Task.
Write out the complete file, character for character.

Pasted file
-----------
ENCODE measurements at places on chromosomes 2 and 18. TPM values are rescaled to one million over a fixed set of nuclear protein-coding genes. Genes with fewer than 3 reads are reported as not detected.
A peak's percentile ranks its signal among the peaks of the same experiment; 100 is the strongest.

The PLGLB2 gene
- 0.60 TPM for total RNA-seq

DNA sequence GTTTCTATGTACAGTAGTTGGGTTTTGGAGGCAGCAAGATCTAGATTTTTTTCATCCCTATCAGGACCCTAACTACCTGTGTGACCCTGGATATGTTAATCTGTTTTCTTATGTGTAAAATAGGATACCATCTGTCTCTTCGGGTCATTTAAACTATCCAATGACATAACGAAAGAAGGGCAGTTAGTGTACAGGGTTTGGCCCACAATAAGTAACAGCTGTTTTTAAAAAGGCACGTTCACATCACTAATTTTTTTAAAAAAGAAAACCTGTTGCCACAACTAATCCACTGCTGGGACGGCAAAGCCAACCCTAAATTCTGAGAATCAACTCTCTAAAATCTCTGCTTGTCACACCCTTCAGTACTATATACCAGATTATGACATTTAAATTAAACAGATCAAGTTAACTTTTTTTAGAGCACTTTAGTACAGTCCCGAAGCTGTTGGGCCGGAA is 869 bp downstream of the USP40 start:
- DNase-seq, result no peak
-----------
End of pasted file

ENCODE measurements at places on chromosomes 2 and 18. TPM values are rescaled to one million over a fixed set of nuclear protein-coding genes. Genes with fewer than 3 reads are reported as not detected.
A peak's percentile ranks its signal among the peaks of the same experiment; 100 is the strongest.

The PLGLB2 gene
- 0.60 TPM for total RNA-seq

DNA sequence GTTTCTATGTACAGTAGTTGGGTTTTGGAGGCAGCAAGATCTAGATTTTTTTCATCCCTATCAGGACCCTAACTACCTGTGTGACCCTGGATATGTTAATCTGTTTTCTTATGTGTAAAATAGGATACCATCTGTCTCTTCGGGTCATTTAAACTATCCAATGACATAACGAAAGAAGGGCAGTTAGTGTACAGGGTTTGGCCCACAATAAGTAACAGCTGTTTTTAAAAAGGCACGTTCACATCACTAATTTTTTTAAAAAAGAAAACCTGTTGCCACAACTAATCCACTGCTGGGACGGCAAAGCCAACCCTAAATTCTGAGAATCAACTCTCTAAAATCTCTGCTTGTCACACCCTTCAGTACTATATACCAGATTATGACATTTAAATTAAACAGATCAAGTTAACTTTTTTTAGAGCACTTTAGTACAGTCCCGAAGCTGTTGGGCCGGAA is 869 bp downstream of the USP40 start:
- DNase-seq, result no peak